New Resources to Help Providers Maintain Access to Protected Health Information
Lucia Savage, J.D. and Karson Mahler, J.D. | November 1, 2016
As electronic health record (EHR) adoption becomes widespread, and providers increasingly embrace the patient engagement opportunities of digital health, EHR customers look to EHR vendors to ensure that health information is available where and when it is needed. And yet we know from our experience that many providers continue to face challenges when they seek access to protected health information (PHI)—challenges that could impact patient care and safety. That’s why we are highlighting two recent resources that improve the awareness of EHR vendors’ obligations to make health information available to their health care provider customers.
OCR Frequently Asked Questions
The first resource is a released by the Department of Health and Human Services’ Office for Civil Rights (OCR). The FAQ provides some bright line rules on when a health information technology (health IT) vendor (who is a “business associate”) would violate the Health Insurance Portability and Accountability Act (HIPAA) Privacy and Security Rules by failing to make available the information it holds on behalf of its health care provider customer (who is a “covered entity”). For information on covered entities and business associates, see the Center for Medicare and Medicaid Services’ (CMS) site.
The new FAQ explains that:
- Generally, if a business associate blocks access to the PHI it maintains on behalf of a covered entity, including terminating access privileges of the covered entity, the business associate has engaged in an act that is an impermissible use under the Privacy Rule” (45 CFR § 164.502(a)(3));
- To comply with the HIPAA Security Rule, a business associate must ensure that “electronic PHI (ePHI) is accessible and usable upon demand by the covered entity”, including when the covered entity/business associate relationship ends if the business associate agreement specifies that the PHI is to be returned (45 CFR § 164.306(a)(1) and 45 CFR § 164.304); and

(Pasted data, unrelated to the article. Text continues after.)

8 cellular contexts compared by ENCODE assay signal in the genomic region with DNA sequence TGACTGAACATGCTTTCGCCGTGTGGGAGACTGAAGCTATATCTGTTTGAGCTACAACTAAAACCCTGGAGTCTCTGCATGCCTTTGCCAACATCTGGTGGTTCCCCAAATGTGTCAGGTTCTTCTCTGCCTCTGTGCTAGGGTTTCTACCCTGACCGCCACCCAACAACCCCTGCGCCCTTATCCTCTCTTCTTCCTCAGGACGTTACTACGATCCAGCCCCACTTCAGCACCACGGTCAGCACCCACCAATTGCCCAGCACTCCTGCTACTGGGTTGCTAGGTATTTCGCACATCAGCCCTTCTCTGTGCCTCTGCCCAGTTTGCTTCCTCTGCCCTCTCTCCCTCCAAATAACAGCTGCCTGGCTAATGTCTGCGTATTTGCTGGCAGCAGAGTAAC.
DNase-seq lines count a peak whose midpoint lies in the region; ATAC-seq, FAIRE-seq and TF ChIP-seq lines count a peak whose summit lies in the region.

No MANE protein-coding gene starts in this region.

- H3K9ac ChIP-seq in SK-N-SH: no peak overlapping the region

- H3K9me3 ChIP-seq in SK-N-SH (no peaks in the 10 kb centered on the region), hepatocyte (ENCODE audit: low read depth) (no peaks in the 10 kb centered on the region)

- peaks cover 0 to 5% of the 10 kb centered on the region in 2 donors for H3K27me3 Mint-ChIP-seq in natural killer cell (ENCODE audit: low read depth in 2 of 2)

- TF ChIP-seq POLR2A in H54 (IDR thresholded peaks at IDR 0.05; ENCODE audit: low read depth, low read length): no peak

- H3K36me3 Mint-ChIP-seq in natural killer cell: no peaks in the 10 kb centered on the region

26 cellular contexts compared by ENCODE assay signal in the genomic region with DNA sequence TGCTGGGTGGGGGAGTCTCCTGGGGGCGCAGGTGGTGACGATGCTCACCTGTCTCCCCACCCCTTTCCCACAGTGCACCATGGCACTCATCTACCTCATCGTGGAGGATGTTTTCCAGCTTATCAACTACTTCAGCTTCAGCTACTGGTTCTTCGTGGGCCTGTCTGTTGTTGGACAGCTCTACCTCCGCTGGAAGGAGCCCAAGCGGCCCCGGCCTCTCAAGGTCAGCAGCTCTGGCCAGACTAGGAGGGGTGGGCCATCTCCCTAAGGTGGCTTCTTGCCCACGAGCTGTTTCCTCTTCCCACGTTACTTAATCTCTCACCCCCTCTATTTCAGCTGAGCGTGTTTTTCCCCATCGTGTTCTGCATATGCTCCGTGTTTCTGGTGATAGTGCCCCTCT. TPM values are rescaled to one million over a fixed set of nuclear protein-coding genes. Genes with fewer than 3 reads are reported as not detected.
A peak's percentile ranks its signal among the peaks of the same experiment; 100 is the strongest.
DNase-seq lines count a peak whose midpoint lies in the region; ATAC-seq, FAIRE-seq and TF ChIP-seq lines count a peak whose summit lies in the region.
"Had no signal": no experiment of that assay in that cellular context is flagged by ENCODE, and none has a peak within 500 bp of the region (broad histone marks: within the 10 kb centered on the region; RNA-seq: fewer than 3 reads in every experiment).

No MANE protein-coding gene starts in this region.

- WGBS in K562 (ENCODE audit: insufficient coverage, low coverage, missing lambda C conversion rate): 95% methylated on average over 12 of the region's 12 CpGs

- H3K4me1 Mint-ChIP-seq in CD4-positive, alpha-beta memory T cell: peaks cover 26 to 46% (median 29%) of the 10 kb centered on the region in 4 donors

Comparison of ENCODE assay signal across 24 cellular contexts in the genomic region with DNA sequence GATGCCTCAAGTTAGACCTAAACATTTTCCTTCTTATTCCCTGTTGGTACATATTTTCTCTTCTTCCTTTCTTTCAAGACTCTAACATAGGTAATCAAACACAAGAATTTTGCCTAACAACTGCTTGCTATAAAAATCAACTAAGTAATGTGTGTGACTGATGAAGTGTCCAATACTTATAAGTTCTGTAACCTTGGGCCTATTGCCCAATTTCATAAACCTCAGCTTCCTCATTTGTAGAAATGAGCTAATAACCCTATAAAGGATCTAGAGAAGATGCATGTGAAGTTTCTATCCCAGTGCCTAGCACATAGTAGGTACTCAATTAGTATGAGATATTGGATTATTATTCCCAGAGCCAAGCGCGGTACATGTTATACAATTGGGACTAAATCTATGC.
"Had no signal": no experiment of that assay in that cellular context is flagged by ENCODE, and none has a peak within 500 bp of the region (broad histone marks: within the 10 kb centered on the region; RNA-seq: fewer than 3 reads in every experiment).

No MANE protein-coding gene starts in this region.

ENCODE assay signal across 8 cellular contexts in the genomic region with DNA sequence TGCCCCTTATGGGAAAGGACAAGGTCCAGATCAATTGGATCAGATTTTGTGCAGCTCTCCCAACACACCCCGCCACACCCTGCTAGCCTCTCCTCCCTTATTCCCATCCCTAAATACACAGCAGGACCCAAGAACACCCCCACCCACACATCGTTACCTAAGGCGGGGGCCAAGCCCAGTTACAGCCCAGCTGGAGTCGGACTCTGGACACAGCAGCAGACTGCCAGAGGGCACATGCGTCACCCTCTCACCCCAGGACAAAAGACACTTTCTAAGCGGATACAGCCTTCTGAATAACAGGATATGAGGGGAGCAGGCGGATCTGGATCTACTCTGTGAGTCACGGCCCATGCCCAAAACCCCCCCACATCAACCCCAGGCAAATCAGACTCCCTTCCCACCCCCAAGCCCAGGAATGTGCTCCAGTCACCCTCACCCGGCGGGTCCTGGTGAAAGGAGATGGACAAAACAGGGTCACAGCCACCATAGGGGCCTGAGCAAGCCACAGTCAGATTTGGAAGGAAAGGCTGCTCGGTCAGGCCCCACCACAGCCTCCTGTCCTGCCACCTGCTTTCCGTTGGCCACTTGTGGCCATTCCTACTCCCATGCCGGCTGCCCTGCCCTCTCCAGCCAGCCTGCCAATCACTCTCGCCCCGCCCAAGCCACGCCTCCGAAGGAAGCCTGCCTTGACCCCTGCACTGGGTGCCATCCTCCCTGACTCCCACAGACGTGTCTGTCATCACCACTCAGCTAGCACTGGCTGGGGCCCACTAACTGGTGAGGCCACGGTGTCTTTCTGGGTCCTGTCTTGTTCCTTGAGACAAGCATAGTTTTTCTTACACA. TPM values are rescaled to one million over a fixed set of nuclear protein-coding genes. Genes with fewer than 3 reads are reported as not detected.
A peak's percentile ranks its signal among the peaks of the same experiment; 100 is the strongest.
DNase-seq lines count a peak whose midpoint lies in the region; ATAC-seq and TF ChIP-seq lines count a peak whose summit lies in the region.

- A business associate must not prevent a covered entity from accessing PHI to meet the provider’s obligation to supply or transmit a copy of PHI at a patient’s request (45 CFR § 164.524; see HIPAA Access Videos).
ONC EHR Contract Guide
The second resource is a guide on EHR contracting—EHR Contracts Untangled: Selecting Wisely, Negotiating Terms, and Understanding the Fine Print—that helps providers ask the right questions and better communicate their requirements when selecting an EHR. It also provides a framework for negotiating reasonable contract terms that reflect best practice contracting principles, including when it comes to data access.
Kill Switches Violate HIPAA Rules
To illustrate potential violations of HIPAA, the new OCR FAQ uses the kill switch scenario described in ONC’s 2015 Report to Congress on Health Information Blocking. In this scenario, an EHR vendor responds to a billing dispute with its provider customer by activating a kill switch embedded in its software to render PHI inaccessible. OCR’s FAQ makes clear that this scenario—which also attracted in 2014 when a small primary care provider discovered that it had been locked out of its cloud-based EHR—would violate HIPAA.